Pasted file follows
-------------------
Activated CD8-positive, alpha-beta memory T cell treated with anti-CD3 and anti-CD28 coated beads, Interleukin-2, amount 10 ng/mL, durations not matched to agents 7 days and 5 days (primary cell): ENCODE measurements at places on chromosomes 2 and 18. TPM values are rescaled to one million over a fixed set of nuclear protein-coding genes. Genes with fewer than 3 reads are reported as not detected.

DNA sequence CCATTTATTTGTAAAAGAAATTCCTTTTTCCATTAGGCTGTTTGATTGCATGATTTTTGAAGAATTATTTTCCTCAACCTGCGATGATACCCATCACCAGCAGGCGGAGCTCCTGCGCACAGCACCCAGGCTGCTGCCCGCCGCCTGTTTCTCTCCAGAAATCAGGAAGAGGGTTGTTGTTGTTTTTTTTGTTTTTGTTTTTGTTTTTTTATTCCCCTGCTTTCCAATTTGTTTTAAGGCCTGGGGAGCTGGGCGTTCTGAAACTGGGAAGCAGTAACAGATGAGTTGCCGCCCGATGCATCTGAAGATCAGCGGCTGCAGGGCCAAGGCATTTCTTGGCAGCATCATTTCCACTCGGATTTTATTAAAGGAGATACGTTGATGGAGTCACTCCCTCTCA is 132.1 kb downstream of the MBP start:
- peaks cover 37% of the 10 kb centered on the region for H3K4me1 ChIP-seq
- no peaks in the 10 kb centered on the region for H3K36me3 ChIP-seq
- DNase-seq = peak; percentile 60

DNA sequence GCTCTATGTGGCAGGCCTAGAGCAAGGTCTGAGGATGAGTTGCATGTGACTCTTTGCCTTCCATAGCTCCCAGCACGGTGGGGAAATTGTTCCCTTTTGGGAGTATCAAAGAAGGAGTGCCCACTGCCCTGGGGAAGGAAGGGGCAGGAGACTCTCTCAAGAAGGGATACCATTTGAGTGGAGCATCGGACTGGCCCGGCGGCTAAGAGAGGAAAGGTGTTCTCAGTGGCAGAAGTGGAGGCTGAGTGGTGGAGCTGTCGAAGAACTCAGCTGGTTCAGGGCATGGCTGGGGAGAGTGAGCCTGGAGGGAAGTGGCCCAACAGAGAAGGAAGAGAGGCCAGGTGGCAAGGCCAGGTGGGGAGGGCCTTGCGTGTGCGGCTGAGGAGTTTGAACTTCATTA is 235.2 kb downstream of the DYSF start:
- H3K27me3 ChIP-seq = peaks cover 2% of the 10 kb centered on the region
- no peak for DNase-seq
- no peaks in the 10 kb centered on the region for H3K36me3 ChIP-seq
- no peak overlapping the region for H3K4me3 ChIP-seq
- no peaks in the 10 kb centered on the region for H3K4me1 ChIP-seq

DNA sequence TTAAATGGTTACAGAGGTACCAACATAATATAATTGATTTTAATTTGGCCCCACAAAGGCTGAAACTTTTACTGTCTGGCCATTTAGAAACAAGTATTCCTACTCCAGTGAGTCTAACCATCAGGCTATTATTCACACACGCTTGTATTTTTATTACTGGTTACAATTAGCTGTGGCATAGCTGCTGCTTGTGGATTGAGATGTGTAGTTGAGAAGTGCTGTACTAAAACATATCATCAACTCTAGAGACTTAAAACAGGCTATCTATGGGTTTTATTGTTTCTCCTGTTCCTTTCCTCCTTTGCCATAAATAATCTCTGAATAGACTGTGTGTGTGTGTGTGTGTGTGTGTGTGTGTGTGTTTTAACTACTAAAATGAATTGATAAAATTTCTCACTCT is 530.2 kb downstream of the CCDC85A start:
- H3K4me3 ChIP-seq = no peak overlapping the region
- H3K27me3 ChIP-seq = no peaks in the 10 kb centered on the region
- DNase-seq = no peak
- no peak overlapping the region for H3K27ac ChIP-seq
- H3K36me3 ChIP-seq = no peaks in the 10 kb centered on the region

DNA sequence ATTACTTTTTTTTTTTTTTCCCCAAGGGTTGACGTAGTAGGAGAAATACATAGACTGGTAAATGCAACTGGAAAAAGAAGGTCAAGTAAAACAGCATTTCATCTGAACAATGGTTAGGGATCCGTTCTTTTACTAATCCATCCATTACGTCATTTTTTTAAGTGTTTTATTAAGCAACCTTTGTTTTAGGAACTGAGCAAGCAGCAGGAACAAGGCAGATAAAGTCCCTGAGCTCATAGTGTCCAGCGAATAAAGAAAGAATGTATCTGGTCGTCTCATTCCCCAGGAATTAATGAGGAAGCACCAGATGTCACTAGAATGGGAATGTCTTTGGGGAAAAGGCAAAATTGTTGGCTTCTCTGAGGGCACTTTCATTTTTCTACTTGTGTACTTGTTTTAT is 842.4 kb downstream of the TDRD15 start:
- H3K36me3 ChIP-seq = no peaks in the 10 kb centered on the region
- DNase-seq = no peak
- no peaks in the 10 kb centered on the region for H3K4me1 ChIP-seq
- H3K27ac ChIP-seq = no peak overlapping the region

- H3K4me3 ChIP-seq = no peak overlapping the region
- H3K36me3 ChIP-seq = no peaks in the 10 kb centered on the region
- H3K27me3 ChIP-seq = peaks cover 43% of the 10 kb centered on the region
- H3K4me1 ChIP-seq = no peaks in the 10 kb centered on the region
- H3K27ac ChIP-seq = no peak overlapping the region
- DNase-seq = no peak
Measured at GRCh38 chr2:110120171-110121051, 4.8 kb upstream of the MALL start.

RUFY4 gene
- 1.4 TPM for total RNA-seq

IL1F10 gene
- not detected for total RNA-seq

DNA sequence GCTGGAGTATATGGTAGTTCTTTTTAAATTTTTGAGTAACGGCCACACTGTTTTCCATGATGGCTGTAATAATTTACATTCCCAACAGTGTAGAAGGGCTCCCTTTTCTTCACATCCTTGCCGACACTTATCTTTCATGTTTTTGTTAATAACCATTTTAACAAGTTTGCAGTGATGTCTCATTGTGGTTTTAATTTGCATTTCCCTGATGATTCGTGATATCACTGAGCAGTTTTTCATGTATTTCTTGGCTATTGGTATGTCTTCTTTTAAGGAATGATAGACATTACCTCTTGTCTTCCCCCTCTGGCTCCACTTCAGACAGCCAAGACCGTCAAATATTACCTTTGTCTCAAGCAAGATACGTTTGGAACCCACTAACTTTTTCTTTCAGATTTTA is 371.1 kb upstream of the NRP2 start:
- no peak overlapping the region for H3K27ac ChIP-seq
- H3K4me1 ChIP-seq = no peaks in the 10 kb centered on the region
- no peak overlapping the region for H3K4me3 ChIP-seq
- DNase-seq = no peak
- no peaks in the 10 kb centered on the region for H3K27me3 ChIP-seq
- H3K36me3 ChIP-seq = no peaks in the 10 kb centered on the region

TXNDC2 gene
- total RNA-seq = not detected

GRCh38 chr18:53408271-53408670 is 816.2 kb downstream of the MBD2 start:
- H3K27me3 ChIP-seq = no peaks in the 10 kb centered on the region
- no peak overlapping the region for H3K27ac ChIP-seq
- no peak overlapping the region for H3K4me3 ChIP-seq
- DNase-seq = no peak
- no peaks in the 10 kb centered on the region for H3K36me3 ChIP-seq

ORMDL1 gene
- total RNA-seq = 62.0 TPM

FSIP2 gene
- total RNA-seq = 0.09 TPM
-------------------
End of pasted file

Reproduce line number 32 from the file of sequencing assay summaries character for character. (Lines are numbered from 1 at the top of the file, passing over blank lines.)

IL1F10 gene